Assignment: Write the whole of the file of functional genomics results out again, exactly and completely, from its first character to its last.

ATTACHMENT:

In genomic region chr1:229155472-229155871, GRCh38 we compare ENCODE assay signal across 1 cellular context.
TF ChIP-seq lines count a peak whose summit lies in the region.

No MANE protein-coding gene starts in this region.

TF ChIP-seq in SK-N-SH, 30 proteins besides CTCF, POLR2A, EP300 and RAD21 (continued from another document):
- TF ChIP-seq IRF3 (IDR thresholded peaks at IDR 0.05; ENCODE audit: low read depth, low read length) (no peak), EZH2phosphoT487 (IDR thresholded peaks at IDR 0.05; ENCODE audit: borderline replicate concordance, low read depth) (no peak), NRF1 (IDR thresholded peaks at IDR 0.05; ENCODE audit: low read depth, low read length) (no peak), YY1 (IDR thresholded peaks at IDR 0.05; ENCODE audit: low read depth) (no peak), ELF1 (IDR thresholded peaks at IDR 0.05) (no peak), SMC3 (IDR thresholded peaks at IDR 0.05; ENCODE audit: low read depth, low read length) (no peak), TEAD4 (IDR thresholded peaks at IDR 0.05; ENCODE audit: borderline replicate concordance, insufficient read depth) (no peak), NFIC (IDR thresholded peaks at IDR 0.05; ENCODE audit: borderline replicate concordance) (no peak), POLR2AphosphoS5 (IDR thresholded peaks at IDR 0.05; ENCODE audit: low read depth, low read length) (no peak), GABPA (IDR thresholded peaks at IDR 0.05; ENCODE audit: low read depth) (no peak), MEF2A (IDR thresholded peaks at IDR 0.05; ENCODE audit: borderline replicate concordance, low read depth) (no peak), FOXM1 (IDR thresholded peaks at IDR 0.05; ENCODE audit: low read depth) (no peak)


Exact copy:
In genomic region chr1:229155472-229155871, GRCh38 we compare ENCODE assay signal across 1 cellular context.
TF ChIP-seq lines count a peak whose summit lies in the region.

No MANE protein-coding gene starts in this region.

TF ChIP-seq in SK-N-SH, 30 proteins besides CTCF, POLR2A, EP300 and RAD21 (continued from another document):
- TF ChIP-seq IRF3 (IDR thresholded peaks at IDR 0.05; ENCODE audit: low read depth, low read length) (no peak), EZH2phosphoT487 (IDR thresholded peaks at IDR 0.05; ENCODE audit: borderline replicate concordance, low read depth) (no peak), NRF1 (IDR thresholded peaks at IDR 0.05; ENCODE audit: low read depth, low read length) (no peak), YY1 (IDR thresholded peaks at IDR 0.05; ENCODE audit: low read depth) (no peak), ELF1 (IDR thresholded peaks at IDR 0.05) (no peak), SMC3 (IDR thresholded peaks at IDR 0.05; ENCODE audit: low read depth, low read length) (no peak), TEAD4 (IDR thresholded peaks at IDR 0.05; ENCODE audit: borderline replicate concordance, insufficient read depth) (no peak), NFIC (IDR thresholded peaks at IDR 0.05; ENCODE audit: borderline replicate concordance) (no peak), POLR2AphosphoS5 (IDR thresholded peaks at IDR 0.05; ENCODE audit: low read depth, low read length) (no peak), GABPA (IDR thresholded peaks at IDR 0.05; ENCODE audit: low read depth) (no peak), MEF2A (IDR thresholded peaks at IDR 0.05; ENCODE audit: borderline replicate concordance, low read depth) (no peak), FOXM1 (IDR thresholded peaks at IDR 0.05; ENCODE audit: low read depth) (no peak)